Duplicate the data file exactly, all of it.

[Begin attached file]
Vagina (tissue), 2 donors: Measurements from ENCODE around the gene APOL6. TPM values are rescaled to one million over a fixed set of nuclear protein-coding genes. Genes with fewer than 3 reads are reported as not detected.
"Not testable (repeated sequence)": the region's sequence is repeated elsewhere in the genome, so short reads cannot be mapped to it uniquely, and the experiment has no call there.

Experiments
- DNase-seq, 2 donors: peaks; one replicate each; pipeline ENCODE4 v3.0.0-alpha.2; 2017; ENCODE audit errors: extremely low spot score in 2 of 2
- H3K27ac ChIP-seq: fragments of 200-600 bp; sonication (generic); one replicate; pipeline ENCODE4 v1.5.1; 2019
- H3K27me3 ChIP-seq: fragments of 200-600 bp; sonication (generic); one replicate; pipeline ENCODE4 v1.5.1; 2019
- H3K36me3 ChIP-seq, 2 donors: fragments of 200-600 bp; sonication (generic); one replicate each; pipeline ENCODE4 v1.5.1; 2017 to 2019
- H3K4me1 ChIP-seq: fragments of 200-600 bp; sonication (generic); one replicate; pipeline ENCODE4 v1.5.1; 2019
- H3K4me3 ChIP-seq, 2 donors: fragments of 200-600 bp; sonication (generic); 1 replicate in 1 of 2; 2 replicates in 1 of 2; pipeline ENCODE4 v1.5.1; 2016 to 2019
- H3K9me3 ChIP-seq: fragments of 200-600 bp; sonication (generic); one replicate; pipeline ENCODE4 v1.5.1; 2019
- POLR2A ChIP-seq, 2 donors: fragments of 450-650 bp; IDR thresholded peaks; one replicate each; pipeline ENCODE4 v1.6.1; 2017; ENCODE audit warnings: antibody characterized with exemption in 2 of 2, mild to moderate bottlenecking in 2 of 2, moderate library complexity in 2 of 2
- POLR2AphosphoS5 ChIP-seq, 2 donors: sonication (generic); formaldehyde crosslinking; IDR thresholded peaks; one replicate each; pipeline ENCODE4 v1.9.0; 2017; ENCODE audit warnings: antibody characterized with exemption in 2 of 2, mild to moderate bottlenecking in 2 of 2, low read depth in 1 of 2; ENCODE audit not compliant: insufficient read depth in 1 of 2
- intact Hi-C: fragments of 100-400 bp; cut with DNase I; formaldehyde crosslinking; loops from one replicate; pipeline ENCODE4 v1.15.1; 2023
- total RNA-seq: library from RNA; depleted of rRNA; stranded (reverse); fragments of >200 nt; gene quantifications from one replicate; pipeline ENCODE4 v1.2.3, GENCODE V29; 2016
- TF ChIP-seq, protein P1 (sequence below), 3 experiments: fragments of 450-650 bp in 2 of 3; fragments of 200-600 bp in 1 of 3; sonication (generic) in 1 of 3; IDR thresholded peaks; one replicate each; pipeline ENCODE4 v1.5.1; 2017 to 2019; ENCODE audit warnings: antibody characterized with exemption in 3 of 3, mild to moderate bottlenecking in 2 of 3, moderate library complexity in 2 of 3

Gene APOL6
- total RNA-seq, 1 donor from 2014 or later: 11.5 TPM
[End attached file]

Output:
Vagina (tissue), 2 donors: Measurements from ENCODE around the gene APOL6. TPM values are rescaled to one million over a fixed set of nuclear protein-coding genes. Genes with fewer than 3 reads are reported as not detected.
"Not testable (repeated sequence)": the region's sequence is repeated elsewhere in the genome, so short reads cannot be mapped to it uniquely, and the experiment has no call there.

Experiments
- DNase-seq, 2 donors: peaks; one replicate each; pipeline ENCODE4 v3.0.0-alpha.2; 2017; ENCODE audit errors: extremely low spot score in 2 of 2
- H3K27ac ChIP-seq: fragments of 200-600 bp; sonication (generic); one replicate; pipeline ENCODE4 v1.5.1; 2019
- H3K27me3 ChIP-seq: fragments of 200-600 bp; sonication (generic); one replicate; pipeline ENCODE4 v1.5.1; 2019
- H3K36me3 ChIP-seq, 2 donors: fragments of 200-600 bp; sonication (generic); one replicate each; pipeline ENCODE4 v1.5.1; 2017 to 2019
- H3K4me1 ChIP-seq: fragments of 200-600 bp; sonication (generic); one replicate; pipeline ENCODE4 v1.5.1; 2019
- H3K4me3 ChIP-seq, 2 donors: fragments of 200-600 bp; sonication (generic); 1 replicate in 1 of 2; 2 replicates in 1 of 2; pipeline ENCODE4 v1.5.1; 2016 to 2019
- H3K9me3 ChIP-seq: fragments of 200-600 bp; sonication (generic); one replicate; pipeline ENCODE4 v1.5.1; 2019
- POLR2A ChIP-seq, 2 donors: fragments of 450-650 bp; IDR thresholded peaks; one replicate each; pipeline ENCODE4 v1.6.1; 2017; ENCODE audit warnings: antibody characterized with exemption in 2 of 2, mild to moderate bottlenecking in 2 of 2, moderate library complexity in 2 of 2
- POLR2AphosphoS5 ChIP-seq, 2 donors: sonication (generic); formaldehyde crosslinking; IDR thresholded peaks; one replicate each; pipeline ENCODE4 v1.9.0; 2017; ENCODE audit warnings: antibody characterized with exemption in 2 of 2, mild to moderate bottlenecking in 2 of 2, low read depth in 1 of 2; ENCODE audit not compliant: insufficient read depth in 1 of 2
- intact Hi-C: fragments of 100-400 bp; cut with DNase I; formaldehyde crosslinking; loops from one replicate; pipeline ENCODE4 v1.15.1; 2023
- total RNA-seq: library from RNA; depleted of rRNA; stranded (reverse); fragments of >200 nt; gene quantifications from one replicate; pipeline ENCODE4 v1.2.3, GENCODE V29; 2016
- TF ChIP-seq, protein P1 (sequence below), 3 experiments: fragments of 450-650 bp in 2 of 3; fragments of 200-600 bp in 1 of 3; sonication (generic) in 1 of 3; IDR thresholded peaks; one replicate each; pipeline ENCODE4 v1.5.1; 2017 to 2019; ENCODE audit warnings: antibody characterized with exemption in 3 of 3, mild to moderate bottlenecking in 2 of 3, moderate library complexity in 2 of 3

Gene APOL6
- total RNA-seq, 1 donor from 2014 or later: 11.5 TPM